Researchers, past and present colleagues of Professor Sir Andrew McMichael, gathered on the 21st September 2012 for a Symposium reflecting on the evolution of Immunology in Oxford.
Active and passive immunity to Influenza
Professor Townsend tells us about lessons to be drawn from the history of immunology in Oxford, from 1979 onwards, until his current research on active and passive immunity to influenza. All these developments happened in Oxford because the atmosphere was right, open, researchers were encouraged to explore, and there was an enthusiasm in a great environment. Experiments and discoveries were made possible by the very open attitude of the supervisors at the time, telling their team that they they could do anything they wanted. Creative Commons Attribution-Non-Commercial-Share Alike 2.0 UK: England & Wales; http://creativecommons.org/licenses/by-nc-sa/2.0/uk/
Some final words
Professor Sir Andrew McMichael speaks about his early days in Oxford, working in immunology. With a touch of humour he compares the tools available to immunologist in 1971 with today's technology. He also explains how immunology progressed from explaining phenomena to molecular immunology.
The Human Immunology Unit
The increasing globalisation of infectious disease is a major challenge to human health. The MRC Human Immunology Unit is a key player in international efforts to combat this threat, and in research into other diseases involving the immune system. The immune system is crucial to human health. Our ability to identify and destroy invading pathogens involves complex networks of interacting cells and molecules. Understanding precisely how the system works at the cellular, genetic and molecular levels will help in the development of new therapies for diseases such as AIDS, avian flu, multiple sclerosis, arthritis and eczema. Creative Commons Attribution-Non-Commercial-Share Alike 2.0 UK: England & Wales; http://creativecommons.org/licenses/by-nc-sa/2.0/uk/
Correlates of protection, the China Connection
Professor Xiao-Ning Xu talks about his research on emerging infectious diseases in China, from the SARS outbreak in 2003/4 to flu pandemic and HIV infection. Professor Xu also follows a HIV cohort in Beijing, and studies their T cell responses to the HIV conserved region. The stimulation of HIV-specific cytolytic T lymphocytes offers a new strategy for vaccine development. Creative Commons Attribution-Non-Commercial-Share Alike 2.0 UK: England & Wales; http://creativecommons.org/licenses/by-nc-sa/2.0/uk/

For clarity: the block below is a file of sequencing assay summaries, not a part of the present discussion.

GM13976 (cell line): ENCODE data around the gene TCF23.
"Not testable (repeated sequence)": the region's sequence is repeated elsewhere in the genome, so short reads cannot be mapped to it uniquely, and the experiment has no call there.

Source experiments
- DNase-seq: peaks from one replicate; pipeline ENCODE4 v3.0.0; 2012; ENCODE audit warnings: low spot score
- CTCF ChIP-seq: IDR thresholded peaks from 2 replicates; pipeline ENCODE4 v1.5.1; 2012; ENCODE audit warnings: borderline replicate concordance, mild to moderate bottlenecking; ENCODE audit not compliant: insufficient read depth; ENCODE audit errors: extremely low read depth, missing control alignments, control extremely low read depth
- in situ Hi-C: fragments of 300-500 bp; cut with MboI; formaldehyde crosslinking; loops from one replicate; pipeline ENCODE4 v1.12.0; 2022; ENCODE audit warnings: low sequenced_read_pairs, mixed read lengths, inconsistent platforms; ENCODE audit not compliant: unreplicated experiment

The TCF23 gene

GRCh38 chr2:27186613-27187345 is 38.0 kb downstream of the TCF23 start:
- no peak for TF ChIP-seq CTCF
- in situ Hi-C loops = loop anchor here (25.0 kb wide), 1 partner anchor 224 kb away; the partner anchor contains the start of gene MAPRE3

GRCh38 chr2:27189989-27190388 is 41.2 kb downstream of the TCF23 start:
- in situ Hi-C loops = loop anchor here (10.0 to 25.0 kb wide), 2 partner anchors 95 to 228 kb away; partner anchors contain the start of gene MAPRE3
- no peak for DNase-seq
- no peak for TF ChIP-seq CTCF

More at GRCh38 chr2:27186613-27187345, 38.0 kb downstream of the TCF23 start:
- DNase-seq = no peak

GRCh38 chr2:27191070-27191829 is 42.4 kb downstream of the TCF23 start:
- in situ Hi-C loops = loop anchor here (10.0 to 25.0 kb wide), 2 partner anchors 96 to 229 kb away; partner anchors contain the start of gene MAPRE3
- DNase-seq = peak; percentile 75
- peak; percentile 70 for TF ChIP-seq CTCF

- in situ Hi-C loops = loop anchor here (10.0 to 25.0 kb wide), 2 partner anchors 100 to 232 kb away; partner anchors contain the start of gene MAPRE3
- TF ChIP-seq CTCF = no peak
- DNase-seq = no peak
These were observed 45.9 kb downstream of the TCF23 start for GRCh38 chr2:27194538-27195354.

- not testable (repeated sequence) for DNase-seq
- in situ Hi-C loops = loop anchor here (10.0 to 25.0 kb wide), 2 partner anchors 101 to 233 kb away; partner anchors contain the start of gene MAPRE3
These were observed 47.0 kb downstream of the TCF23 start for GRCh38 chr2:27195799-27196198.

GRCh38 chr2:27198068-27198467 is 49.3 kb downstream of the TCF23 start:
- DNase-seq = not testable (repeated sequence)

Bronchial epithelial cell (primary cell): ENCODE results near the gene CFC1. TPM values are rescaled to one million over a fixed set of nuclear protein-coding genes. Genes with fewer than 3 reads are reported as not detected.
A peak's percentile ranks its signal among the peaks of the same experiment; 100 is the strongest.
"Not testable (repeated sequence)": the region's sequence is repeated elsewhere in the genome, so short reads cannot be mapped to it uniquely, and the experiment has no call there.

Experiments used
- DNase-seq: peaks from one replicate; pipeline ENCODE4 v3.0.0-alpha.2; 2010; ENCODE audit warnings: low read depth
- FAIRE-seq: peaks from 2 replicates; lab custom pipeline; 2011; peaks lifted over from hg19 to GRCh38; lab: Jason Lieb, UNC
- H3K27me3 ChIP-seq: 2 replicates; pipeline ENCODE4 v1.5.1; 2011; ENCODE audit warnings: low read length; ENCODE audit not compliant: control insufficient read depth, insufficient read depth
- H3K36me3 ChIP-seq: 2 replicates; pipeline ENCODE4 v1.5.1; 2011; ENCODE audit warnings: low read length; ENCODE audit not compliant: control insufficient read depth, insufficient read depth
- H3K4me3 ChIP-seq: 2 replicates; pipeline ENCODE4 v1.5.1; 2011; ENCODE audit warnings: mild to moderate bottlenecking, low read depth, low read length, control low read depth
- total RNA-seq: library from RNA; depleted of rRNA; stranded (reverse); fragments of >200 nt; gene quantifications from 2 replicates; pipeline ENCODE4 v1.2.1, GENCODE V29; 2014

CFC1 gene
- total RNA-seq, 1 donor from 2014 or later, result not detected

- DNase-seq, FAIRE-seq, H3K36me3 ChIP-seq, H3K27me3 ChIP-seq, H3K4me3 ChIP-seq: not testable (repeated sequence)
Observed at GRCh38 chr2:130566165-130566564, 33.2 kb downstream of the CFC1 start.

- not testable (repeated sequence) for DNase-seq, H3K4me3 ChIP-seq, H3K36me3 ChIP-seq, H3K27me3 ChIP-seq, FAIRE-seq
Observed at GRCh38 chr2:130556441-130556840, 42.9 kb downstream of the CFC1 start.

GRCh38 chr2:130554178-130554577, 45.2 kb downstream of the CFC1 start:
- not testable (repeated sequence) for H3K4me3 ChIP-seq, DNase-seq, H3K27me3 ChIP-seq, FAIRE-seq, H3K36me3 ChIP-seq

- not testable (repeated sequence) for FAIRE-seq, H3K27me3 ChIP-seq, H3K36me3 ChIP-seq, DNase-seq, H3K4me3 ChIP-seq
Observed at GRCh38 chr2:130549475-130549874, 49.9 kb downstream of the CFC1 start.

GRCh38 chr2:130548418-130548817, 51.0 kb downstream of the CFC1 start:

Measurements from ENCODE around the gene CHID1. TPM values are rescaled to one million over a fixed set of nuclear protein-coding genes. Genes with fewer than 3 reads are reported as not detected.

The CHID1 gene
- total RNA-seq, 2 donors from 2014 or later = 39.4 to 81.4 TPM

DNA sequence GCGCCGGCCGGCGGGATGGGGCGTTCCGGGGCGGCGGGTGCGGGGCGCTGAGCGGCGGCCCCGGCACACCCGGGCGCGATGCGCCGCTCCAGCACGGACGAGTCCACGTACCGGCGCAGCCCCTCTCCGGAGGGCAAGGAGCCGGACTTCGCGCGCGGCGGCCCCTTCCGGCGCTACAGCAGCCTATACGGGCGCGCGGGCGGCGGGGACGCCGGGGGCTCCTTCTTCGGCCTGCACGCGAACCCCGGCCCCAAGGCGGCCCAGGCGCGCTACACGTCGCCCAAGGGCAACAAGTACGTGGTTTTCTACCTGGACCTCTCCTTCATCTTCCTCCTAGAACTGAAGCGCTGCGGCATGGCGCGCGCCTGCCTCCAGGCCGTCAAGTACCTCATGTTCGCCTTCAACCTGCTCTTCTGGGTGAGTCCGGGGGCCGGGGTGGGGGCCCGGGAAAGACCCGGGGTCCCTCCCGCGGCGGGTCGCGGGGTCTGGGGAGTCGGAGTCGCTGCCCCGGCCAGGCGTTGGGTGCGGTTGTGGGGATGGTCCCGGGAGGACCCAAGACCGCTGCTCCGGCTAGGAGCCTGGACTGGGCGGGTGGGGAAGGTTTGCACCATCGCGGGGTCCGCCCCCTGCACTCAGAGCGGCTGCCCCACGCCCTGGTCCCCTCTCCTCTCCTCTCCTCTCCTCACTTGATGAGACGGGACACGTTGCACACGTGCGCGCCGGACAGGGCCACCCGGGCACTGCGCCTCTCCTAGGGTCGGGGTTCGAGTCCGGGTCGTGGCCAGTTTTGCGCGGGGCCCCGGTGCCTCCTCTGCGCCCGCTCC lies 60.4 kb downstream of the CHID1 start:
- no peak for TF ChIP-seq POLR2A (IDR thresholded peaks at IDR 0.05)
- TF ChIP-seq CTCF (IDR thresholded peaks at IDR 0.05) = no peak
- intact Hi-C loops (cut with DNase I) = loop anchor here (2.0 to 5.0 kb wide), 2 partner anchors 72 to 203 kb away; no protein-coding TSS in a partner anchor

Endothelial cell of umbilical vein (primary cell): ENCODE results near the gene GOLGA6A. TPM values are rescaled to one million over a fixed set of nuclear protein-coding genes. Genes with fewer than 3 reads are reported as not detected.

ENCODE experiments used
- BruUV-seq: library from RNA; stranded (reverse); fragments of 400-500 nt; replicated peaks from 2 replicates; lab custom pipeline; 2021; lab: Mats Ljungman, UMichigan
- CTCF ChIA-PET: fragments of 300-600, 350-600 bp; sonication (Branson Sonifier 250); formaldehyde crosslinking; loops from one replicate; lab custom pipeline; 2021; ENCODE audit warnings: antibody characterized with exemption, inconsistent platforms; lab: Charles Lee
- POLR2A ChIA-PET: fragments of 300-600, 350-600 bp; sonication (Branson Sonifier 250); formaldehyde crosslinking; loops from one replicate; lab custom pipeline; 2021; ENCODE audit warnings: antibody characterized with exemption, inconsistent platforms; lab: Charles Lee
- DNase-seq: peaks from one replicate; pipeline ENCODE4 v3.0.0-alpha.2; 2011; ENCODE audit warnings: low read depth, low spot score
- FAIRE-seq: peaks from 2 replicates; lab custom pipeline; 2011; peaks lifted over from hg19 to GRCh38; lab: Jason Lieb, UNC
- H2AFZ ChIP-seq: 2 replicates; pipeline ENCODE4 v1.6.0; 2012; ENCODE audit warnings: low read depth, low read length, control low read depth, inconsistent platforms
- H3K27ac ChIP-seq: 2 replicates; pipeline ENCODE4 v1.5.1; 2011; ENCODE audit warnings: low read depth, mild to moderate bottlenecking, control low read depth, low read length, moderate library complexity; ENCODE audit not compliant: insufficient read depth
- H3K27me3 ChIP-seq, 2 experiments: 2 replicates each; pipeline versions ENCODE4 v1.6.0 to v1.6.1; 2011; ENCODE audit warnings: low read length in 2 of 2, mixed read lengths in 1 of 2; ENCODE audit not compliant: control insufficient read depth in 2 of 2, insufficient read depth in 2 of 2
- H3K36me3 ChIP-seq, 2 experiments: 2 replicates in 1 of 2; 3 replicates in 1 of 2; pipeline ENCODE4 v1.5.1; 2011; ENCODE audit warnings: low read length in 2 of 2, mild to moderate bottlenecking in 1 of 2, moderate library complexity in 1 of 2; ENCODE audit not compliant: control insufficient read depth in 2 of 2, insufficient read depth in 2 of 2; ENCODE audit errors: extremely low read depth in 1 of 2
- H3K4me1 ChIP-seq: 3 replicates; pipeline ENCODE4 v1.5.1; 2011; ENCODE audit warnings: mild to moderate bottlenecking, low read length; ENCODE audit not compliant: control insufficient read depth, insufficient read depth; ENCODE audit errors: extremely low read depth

Time to escape
Dr Nilu Goonetilleke talks about her research within the CHAVI project (NIH Center for HIV/AIDS Vaccine Immunology). In the course of HIV infection, the fate is set early, since the early immune response is an important factor in determining the clinical course of the disease. Most patients are infected with a single transmitted founder virus. The first stages of the infection are of crucial importance: the first effective immune responses drive the selection of virus escape mutations. Strong innate and adaptive immune responses occur subsequently but they are too late to eliminate the infection. Creative Commons Attribution-Non-Commercial-Share Alike 2.0 UK: England & Wales; http://creativecommons.org/licenses/by-nc-sa/2.0/uk/
Professor Sarah Rowland-Jones talks about her research on HIV, first in Oxford then in Africa, in Kenya and in The Gambia. Professor Rowland-Jones studies protective immunity against HIV infection. It was early recognized that cytotoxic T cells play an important part in the control of HIV-1 infection; exposure to the less pathogenic HIV-2 strain leads to protection agains HIV-1 in people with a certain HLA type. Creative Commons Attribution-Non-Commercial-Share Alike 2.0 UK: England & Wales; http://creativecommons.org/licenses/by-nc-sa/2.0/uk/